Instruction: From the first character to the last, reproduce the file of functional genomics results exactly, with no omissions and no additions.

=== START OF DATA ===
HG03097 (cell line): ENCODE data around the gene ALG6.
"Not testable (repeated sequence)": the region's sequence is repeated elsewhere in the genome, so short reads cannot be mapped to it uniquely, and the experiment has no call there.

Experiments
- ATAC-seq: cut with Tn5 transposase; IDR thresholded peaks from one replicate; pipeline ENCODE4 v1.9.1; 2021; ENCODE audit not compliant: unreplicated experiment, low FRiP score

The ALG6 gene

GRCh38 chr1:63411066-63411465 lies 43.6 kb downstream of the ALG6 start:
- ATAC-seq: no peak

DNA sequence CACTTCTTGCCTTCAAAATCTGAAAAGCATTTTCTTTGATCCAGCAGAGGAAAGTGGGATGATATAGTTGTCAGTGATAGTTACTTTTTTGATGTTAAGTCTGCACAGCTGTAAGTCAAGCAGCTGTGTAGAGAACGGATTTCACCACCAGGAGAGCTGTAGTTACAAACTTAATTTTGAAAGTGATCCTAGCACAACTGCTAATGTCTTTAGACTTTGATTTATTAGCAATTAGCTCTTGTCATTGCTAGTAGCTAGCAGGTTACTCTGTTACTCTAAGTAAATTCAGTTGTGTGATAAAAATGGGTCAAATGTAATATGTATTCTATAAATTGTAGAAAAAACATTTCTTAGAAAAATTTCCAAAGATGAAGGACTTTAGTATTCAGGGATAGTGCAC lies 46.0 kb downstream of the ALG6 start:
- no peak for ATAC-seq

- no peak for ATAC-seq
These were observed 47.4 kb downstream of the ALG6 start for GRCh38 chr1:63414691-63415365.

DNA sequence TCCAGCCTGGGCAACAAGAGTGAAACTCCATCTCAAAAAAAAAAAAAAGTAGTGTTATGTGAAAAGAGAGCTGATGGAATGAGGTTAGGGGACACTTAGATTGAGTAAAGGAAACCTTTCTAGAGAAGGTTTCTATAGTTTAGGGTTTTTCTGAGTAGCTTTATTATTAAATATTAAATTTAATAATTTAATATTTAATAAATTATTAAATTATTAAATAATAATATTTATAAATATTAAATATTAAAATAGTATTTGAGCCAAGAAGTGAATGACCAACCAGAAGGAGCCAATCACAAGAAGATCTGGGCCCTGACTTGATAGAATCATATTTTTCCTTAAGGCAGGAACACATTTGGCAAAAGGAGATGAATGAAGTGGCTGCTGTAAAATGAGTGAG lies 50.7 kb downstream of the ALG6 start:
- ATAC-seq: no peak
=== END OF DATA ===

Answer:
HG03097 (cell line): ENCODE data around the gene ALG6.
"Not testable (repeated sequence)": the region's sequence is repeated elsewhere in the genome, so short reads cannot be mapped to it uniquely, and the experiment has no call there.

Experiments
- ATAC-seq: cut with Tn5 transposase; IDR thresholded peaks from one replicate; pipeline ENCODE4 v1.9.1; 2021; ENCODE audit not compliant: unreplicated experiment, low FRiP score

The ALG6 gene

GRCh38 chr1:63411066-63411465 lies 43.6 kb downstream of the ALG6 start:
- ATAC-seq: no peak

DNA sequence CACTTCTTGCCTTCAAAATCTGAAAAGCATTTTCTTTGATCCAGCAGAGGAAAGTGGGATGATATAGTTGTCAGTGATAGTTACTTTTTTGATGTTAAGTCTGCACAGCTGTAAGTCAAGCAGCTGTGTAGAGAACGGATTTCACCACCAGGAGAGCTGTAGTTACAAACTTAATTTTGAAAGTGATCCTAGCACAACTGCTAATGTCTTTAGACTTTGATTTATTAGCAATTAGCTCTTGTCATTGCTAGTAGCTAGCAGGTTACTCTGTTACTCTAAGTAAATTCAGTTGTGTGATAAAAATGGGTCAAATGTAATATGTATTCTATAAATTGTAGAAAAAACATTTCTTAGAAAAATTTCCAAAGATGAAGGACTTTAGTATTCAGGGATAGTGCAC lies 46.0 kb downstream of the ALG6 start:
- no peak for ATAC-seq

- no peak for ATAC-seq
These were observed 47.4 kb downstream of the ALG6 start for GRCh38 chr1:63414691-63415365.

DNA sequence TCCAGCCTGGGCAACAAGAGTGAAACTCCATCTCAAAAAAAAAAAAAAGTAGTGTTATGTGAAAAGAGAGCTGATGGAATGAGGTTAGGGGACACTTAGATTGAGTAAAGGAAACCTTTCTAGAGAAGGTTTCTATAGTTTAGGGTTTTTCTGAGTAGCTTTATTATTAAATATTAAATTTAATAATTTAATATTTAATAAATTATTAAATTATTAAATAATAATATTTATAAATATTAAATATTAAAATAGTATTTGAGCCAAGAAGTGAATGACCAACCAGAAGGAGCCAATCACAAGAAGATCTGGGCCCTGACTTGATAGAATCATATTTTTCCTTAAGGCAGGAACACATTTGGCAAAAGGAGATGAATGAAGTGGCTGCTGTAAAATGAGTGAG lies 50.7 kb downstream of the ALG6 start:
- ATAC-seq: no peak